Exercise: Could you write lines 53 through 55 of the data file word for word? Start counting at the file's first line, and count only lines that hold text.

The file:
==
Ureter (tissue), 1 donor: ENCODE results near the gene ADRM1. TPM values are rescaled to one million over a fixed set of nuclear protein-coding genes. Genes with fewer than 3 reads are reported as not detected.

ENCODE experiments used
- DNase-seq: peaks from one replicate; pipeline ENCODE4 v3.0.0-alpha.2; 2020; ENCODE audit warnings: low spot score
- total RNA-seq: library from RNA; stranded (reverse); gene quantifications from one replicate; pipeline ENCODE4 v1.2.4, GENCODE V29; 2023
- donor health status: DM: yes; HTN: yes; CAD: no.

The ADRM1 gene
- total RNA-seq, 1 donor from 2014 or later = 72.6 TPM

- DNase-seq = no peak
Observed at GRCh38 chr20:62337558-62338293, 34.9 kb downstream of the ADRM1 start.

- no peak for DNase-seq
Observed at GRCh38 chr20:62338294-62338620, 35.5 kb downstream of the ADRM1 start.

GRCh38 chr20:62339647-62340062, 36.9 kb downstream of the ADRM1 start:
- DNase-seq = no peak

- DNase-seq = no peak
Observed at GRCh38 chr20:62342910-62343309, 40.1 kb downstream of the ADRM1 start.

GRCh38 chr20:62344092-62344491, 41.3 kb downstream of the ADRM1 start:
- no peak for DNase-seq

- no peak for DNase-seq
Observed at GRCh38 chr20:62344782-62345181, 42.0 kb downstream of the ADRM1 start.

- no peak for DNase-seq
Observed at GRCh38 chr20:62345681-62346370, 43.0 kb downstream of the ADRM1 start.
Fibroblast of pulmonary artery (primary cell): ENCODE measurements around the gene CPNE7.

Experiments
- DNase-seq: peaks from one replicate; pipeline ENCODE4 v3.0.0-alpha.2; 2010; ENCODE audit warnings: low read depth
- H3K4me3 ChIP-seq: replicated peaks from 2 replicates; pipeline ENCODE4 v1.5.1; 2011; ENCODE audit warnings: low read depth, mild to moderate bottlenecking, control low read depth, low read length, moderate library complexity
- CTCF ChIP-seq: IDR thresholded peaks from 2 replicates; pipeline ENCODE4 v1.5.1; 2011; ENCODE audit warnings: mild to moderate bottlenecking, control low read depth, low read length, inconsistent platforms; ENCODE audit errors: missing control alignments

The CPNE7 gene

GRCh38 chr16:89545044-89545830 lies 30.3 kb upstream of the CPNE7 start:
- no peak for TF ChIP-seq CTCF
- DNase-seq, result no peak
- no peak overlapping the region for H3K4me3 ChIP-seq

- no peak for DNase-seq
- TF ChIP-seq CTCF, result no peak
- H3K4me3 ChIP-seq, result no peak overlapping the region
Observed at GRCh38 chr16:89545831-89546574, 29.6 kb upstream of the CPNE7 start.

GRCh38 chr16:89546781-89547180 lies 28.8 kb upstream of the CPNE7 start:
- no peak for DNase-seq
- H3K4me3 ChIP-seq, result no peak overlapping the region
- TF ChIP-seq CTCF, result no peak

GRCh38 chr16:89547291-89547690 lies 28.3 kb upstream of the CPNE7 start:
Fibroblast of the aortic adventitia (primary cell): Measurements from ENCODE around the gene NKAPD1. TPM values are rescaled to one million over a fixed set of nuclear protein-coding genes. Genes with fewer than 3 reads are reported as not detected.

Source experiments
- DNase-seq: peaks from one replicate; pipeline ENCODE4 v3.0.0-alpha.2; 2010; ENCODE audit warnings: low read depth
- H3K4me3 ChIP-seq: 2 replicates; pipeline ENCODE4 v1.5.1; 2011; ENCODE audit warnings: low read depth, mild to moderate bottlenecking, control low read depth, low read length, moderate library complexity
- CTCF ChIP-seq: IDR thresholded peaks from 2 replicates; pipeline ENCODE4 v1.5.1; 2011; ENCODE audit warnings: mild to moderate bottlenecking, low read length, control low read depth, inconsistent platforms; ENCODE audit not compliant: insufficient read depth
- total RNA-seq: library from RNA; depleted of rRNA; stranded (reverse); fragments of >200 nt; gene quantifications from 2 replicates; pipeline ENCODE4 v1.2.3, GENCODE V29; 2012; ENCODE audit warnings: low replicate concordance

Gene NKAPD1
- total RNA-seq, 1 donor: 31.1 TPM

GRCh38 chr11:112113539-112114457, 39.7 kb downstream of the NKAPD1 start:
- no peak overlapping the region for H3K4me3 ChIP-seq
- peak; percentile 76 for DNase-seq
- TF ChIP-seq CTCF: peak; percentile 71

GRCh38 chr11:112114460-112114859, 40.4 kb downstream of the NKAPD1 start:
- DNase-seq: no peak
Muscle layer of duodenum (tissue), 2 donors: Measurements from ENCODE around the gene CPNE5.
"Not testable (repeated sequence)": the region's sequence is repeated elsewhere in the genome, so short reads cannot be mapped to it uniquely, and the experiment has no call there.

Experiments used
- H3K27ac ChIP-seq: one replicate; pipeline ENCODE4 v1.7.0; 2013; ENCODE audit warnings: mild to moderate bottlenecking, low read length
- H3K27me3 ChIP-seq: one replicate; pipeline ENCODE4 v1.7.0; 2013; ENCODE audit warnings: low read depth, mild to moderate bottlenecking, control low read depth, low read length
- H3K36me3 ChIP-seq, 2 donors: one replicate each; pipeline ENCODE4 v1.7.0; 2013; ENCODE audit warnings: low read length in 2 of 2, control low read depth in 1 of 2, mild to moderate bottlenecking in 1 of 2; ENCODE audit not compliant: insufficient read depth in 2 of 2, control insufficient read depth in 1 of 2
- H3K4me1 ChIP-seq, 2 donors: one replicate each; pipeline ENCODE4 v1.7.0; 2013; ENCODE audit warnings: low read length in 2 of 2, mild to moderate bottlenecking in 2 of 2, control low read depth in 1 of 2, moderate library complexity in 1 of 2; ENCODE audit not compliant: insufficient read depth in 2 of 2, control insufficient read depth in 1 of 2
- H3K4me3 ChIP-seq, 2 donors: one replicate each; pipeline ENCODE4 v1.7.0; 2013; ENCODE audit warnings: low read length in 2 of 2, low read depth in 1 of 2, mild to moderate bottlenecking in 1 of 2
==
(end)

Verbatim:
GRCh38 chr11:112114460-112114859, 40.4 kb downstream of the NKAPD1 start:
- DNase-seq: no peak
Muscle layer of duodenum (tissue), 2 donors: Measurements from ENCODE around the gene CPNE5.